I want all the goals, right now (goals for impatient people)

If you have lots of goals, how do you space them out?

I get it, I’m supposed to set goals for various timeframes. Some for this year, some for next year, some for ten years from now. But what about for impatient / goal-greedy people? I see those 3-year goals, and I want them all at once, along with my goals for this year. It’s sort of like a buffet, where I try to stuff as much on my plate as possible, so that there’s no space on the plate. It’s towering, and when I walk by other people, they just sort of stare at my plate in horror!

I feel like my goals are similar. I have lots and I understand they should be spaced out, but I can’t resist wanting them all, now!

2 different paths. Both please, now!

Some of my goals this year are running-related, things like seeing if I can better my best time at Chuckanut 50k this March, running the West Coast Trail solo in late June, and having a great run at UTMB’s TDS in August. In coming years, I also really want to further my skiing skills, and get into ski mountaineering. The trouble is, I’m super impatient, and I really desperately want everything at once. It means I’m never fully focused on one thing, I’m always thinking about how I can fit the other things in, too. And when you factor in the variability of planning for skiing, having to time the weather, avalanche safety, and the snow conditions, it just doesn’t work that well with also trying to improve in running. Doing multiple things at once is totally fine, but often the best people are the ones who really focus their efforts and energies, day after day. (One gal I really admire who exemplifies this is Krissy Moehl! 18 years of dedication and she wins every damn race there is!)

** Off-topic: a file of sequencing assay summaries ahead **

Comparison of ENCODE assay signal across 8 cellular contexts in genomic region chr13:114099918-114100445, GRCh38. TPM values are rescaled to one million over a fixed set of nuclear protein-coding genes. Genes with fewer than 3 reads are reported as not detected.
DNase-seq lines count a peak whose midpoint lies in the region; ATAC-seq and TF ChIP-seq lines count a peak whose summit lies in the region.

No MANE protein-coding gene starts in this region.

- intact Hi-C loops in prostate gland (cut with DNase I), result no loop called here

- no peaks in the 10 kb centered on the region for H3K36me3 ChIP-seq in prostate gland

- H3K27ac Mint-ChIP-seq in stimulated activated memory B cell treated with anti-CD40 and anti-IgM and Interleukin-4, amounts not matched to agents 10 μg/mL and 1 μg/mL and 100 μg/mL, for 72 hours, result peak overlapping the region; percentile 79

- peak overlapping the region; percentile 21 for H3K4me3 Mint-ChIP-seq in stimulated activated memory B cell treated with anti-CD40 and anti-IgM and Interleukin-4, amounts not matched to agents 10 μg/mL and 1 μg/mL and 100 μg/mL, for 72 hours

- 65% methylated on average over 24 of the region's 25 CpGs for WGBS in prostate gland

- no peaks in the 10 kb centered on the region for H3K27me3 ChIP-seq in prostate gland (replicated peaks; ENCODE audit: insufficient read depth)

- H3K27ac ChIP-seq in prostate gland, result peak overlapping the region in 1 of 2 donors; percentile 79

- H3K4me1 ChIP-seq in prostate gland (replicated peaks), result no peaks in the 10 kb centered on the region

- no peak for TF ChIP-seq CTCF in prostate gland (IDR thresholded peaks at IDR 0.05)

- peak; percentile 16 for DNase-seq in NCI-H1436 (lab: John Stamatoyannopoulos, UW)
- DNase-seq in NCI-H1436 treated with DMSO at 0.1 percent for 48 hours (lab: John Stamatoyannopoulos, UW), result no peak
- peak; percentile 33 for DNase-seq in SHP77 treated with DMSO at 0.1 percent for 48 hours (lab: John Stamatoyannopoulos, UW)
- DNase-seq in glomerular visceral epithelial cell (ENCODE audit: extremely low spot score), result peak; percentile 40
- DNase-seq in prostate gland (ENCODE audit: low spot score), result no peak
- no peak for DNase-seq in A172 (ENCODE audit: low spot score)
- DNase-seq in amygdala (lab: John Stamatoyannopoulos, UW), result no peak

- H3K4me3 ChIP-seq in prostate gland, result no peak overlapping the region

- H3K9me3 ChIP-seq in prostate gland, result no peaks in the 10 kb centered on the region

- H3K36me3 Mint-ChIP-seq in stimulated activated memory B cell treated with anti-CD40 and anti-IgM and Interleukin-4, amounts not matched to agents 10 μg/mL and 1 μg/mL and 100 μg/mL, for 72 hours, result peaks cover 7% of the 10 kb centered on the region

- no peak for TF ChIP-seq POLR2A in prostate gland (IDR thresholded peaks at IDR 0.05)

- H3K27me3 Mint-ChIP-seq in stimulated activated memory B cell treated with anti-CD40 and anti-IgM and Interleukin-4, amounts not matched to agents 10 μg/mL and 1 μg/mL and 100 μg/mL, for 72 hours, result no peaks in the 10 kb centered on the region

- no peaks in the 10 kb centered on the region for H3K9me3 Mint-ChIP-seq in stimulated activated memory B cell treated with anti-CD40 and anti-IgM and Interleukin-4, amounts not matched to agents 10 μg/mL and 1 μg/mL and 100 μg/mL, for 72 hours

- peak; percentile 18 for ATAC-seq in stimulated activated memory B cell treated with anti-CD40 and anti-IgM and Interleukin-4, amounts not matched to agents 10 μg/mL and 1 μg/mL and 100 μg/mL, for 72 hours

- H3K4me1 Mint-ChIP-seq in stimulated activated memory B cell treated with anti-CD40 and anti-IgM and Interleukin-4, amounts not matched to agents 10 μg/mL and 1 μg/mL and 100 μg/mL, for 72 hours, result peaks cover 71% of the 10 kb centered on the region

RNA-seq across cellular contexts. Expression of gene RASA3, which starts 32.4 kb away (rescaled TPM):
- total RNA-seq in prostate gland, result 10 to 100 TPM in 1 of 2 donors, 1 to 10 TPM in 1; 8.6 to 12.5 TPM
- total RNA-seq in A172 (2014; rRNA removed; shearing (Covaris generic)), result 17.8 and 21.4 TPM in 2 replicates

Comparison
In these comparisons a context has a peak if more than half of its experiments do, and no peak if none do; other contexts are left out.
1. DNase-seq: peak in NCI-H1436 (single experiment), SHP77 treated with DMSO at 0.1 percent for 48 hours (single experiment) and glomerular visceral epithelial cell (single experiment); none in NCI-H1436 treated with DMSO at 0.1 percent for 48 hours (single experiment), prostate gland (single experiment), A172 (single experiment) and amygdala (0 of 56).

Lots of goals, I want them all now! Like skiing up to Sproatt in Whistler backcountry.

The only reason I even noticed my tendency to get impatient & greedy with my goals is thanks to my running coach, David. Occasionally I would go out and ski instead of running what I had in my schedule. It was oblivious to me that this might be less than ideal, until I learned from him, that this might be a bad idea the week before a running race. Before having a coach for trail running, I would just go out and do whatever I felt like, so at first it felt weird that there could be an ideal timing to consider, and to plan adventures neatly around the timing. Honestly, I wasn’t sure if I could conform to a timing or restrict my adventures in any way. But how can you expect to improve, if you just keep doing the same thing, never fully committing?

After thinking more about it, I realized that I have a commitment phobia. By doing lots of goals at once I allow myself to dabble, and I stay away from having to fully commit to any one goal. When the time comes to put myself to the test, I never have to know that I gave everything, because I didn’t. I was out frolicking, and I never did fully apply myself to the single purpose, so I can avoid the same level of expectation as though I had. Instead of doing X really well, I did X and Y and Z to a pretty good level. And it’s comfortable, by goal-dabbling, I stay exactly the same each year, maintaining my comfy spot while minimizing chance of failure, by doing other things too. (Case in point, I ran Deception Pass 50k in 2017 & 2013, both times were only 5 minutes off!)

Photo by Ashley Agellon – on Bowen Island in 2017